Comedy is fun, but most comedy movies and TV shows are not. Indeed, comedies as a genre seem to miss the mark more often than other genres. Why is this? Is it because humor is subjective? Yes, but I also think that a lot of comedies simply fail in concept: They don’t understand what a comedy is. There’s no excuse for this, because setting a side the finer points of literary criticism, a comedy is simply something with jokes. Unfortunately, comedies often try to pass things off as jokes that simply aren’t, hence the failure.
The infamous cinematic excrement produced by Seltzer and Friedberg are the most obvious examples. Their movies can pass without producing a single recognizable joke. But there are actually a great number of joke substitutes of various types, including the following.
It’s true: Humor can be offensive. That’s the nature of pushing social boundaries. It does not, however, follow that offensiveness is inherently funny. You still have to make a joke.
Examples: The Sarah Silverman Program is the ideal example of humor-by-offensiveness missing out on the humor part. Jokes on her show build up ponderously with poor payoffs, and sometimes protracted scenes take place where there is no apparent joke at all. Contrast with the excellent Community, where jokes are often piled on each other in a quick repartee, including throwaway jokes that the viewer doesn’t necessarily catch.
Stephen Colbert’s performance at the 2007 White House Correspondents’ Dinner is an interesting case. While the circumstances are priceless, his jokes are not actually very funny. All the humor derives from his insulting the administration to its face.
I’m getting the obvious stuff out of the way immediately. No one over the age of thirteen should find poop (or whatever bodily function or gross situation it happens to be) funny, and yet here it is, popping up with clock-like regularity in every bad comedy ever made. It can serve as a litmus test: Once there’s a gross-out joke, you know the movie or TV show you’re watching is going to suck.
Examples: Every movie that has ever made a poop joke. I refuse to link to one.
Destruction is perhaps the purest example of something else being used as a stand-in for a real joke. Breaking things isn’t particularly funny and there’s no reason it should be, but slapstick has trained us to read it as a joke. Unlike gross-outs, destruction sequences can appear in legitimately good comedies, but they’ll always be the weakest scene, the part where the writers couldn’t think of any real jokes to use.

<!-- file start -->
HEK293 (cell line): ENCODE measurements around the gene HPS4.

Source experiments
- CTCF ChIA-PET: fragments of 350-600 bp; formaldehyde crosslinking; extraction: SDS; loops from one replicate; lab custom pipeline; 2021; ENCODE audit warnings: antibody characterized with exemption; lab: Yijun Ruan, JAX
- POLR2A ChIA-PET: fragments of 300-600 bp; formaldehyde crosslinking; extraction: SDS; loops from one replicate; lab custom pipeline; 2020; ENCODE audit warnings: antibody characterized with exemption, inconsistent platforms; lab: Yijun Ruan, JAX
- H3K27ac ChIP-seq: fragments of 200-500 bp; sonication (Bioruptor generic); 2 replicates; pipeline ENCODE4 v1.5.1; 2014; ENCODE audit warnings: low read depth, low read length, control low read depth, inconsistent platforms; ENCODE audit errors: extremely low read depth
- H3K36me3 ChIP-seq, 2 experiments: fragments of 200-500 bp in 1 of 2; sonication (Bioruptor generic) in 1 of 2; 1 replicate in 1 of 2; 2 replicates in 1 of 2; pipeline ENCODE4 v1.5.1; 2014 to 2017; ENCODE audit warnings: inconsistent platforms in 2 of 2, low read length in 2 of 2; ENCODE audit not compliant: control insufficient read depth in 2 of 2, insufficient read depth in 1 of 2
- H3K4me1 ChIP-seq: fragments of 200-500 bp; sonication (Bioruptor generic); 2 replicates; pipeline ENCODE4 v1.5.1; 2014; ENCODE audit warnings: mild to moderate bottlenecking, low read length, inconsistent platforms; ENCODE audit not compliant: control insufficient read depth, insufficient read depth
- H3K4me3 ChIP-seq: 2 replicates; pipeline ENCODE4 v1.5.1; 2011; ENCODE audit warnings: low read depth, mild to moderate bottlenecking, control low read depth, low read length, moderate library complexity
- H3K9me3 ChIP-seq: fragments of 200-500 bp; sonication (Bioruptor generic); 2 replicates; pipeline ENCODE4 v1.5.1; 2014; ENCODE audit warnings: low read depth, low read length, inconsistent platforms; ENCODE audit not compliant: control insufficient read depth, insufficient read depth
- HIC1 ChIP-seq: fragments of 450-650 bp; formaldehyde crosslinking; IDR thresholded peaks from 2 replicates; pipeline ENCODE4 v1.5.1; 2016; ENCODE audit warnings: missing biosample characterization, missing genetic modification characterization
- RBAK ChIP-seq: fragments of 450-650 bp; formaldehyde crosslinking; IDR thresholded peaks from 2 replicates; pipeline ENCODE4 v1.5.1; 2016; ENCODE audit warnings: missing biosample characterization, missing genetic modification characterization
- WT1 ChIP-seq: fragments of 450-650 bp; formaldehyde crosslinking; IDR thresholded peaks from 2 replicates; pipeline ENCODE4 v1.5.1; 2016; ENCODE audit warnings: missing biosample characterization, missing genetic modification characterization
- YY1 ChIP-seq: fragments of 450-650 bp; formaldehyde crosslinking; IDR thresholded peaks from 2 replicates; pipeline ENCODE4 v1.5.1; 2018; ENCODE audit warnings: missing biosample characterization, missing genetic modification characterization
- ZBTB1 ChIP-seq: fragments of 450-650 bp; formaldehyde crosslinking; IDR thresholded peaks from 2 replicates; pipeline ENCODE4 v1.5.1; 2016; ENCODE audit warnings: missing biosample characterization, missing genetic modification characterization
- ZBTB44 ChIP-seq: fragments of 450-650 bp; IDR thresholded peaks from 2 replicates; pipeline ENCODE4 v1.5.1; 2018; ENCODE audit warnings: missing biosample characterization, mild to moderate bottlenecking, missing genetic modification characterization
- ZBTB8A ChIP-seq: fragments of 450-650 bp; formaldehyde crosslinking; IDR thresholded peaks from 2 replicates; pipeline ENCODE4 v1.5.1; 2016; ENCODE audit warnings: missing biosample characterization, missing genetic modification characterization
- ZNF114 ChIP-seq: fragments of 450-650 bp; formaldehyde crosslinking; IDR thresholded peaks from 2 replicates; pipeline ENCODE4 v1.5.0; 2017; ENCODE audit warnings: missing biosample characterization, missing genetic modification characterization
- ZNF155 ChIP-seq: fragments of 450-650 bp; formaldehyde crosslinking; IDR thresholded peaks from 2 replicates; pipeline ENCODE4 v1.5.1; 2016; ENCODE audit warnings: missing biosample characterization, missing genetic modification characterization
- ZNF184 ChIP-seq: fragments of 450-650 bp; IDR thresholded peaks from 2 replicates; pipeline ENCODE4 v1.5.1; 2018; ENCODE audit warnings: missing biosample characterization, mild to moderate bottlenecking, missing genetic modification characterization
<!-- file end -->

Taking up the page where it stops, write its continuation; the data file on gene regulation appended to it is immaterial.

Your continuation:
Examples: Listen to the commentary of The Naked Gun and you’ll hear the director say “It’s just destruction anyway; it’s not that funny” during the requisite scene.
Fourth Wall Breaking
The line between comedy and farce can be drawn with surprising accuracy by the absence or presence of fourth-wall-breaking jokes. The fourth wall is broken any time the movie or TV show makes a nod to the fact that it is a movie or TV show by, for instance, intentionally showing part of the set, having the director step in, or having a character make a comment like “This isn’t in the script!” I am not picking on farce here; zany, nonsensical humor has its place. But breaking the fourth wall is rarely funny. The audience knows that it’s a movie and probably doesn’t find the fact inherently humorous.
Examples: Both Spaceballs and Robin Hood: Men in Tights break the fourth wall, and in neither case does it feel like anything but filler. An even better example is the “Candlejack” sketch from Freakazoid. In the middle of a reasonably well-paced sketch, Freakazoid pops out of the set to thank the crew. Is this funny? No. Are kids going to find this funny? Definitely no. Hopefully it made the crew happy, because otherwise this scene serves no purpose whatsoever.
You may be surprised to see this on the list, since I previously defended sex jokes. But there’s a key distinction: Jokes about sex are fine, but sexual references are not jokes. Often they are just thrown in to carry a scene with no real humor value. The result may be mildly funny, but it will also feel lazy and hackneyed. Comedy without innuendo is forced to be more inventive and consequently funnier.
Examples: I find it striking how much funnier most episodes of the Muppets were than their concurrent episodes of classic Saturday Night Live. Partly SNL has aged poorly because of its culture references, but mostly it’s because the constant barrage of sex references just feels weary after a while. For instance, their Muppets parody segment “The Land of Gorch,” now hard to find, often fell flat because the Muppets were already funny, so the only parody there was to do was to make them swear and talk about sex.